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Old 09-21-2010, 09:09 AM   #26
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RE: Total rookie

Quote:
Anode wrote:

"After a lifetime of*owning and maintaining boats I'm a member of the 'smallest I can be*comfortable on' club. Our*boat should 'drink 6, feed 4 and sleep 2'. The SD30 is perfect."

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My philosophy exactly! I'm sure not knocking the folks that have big boats but over the years and 8 boats later, my views on boats and having fun on the water have definitely changed. Of course the phrase "the smallest I can be comfortable on" is a relative one. Some people cannot be comfortable on a small boat , no matter how many amenities it has.
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Old 09-21-2010, 11:35 PM   #27
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RE: Total rookie

About 15 yrs ago my brother in law had one, blue trim, teak decks. Lovely boat and he kept it really nice.
He repowered from the 50HP Pathfinder to a 100HP Yanmar. Boat ran reliabley at 8knots, with the 100. 12 K would have been flat out, not cruise.

Getting in and out of the engine compartment was doable, he's 6'3" and about 190#, but tight.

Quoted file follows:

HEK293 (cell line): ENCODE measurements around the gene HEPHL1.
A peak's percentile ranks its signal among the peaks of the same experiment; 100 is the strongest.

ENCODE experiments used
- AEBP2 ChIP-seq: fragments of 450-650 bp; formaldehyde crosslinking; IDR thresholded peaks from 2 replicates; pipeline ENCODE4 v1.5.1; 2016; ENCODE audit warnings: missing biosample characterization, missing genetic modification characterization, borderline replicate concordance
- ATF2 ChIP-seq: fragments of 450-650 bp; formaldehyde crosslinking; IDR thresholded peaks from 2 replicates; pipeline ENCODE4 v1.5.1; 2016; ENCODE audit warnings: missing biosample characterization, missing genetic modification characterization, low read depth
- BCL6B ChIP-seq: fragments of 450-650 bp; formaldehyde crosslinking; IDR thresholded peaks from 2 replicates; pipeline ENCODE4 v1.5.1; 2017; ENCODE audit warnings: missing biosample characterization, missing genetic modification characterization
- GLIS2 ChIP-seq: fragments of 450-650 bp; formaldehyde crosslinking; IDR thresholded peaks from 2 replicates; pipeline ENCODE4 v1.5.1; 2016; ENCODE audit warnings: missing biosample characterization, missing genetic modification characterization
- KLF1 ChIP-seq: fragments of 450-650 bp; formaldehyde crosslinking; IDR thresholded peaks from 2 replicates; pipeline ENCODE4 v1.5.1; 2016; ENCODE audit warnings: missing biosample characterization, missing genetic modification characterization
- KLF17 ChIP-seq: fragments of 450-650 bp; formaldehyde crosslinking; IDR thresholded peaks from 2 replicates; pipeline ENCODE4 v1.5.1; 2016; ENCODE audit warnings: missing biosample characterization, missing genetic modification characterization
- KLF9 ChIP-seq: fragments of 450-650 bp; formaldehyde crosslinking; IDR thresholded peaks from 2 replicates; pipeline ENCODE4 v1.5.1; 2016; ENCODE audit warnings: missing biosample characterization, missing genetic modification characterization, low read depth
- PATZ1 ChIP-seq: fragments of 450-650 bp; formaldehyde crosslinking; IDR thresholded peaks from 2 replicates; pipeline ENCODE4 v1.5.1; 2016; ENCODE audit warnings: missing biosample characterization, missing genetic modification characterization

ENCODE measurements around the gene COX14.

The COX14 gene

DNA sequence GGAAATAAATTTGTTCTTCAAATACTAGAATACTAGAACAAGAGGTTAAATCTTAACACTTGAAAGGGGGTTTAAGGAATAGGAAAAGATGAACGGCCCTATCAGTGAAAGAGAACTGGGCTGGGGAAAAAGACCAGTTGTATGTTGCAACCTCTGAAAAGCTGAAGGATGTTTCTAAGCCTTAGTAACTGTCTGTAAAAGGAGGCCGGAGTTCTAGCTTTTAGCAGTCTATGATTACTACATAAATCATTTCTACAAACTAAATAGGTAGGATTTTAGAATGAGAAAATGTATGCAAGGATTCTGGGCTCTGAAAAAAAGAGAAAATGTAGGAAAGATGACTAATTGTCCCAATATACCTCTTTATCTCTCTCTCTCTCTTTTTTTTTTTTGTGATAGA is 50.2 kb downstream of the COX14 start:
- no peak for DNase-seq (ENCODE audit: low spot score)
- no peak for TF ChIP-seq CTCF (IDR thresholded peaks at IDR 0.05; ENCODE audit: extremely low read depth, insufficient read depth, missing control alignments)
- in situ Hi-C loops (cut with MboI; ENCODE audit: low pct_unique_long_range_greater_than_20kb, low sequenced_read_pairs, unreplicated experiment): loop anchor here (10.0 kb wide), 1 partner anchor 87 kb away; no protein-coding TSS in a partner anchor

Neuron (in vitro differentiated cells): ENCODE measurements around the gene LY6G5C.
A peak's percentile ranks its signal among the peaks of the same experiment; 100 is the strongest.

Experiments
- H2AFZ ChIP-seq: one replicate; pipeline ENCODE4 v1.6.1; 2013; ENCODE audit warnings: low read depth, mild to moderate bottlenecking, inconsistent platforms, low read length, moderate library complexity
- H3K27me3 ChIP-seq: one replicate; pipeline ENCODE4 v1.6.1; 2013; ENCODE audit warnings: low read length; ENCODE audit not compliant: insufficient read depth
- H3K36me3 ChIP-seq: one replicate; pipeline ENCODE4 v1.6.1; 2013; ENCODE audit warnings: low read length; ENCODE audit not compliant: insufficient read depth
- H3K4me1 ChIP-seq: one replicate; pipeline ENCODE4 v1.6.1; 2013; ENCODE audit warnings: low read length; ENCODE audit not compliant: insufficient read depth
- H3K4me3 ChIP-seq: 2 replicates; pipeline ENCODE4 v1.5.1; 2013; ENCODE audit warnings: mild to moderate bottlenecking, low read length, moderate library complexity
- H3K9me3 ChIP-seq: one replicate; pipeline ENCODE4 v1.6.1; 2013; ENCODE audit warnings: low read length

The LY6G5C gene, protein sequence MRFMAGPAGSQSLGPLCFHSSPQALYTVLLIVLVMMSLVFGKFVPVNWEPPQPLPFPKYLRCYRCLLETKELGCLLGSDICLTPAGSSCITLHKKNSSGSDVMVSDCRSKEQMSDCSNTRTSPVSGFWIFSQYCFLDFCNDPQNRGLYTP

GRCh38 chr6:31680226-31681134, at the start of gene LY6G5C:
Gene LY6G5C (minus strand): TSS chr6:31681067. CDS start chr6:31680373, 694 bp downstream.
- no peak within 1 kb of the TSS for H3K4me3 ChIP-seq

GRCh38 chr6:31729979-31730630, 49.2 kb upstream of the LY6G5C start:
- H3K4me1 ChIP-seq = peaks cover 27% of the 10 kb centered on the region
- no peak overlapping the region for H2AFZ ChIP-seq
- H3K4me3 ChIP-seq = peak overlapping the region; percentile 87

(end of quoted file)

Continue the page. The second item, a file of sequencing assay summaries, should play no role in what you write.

He added a bunch of stuff, inverter, buss heater, A/P. and other bits I don't remember now.

One thing to watch is the mounting of the steer cylinder. It was attached to a flat plate mounted to 4 only 1/2" diam. rods. Pretty cheesy and they were bending with the A/P working. It was easy to brace but just poor.

Can't remember much more now.
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Old 09-26-2010, 02:02 PM   #28
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RE: Total rookie

What does everybody think of the Ranger Tugs? Too small to be comfy?** (They have scored very high on the "charm" factor).* How about the older Nordic 26s?
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Old 09-26-2010, 05:58 PM   #29
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RE: Total rookie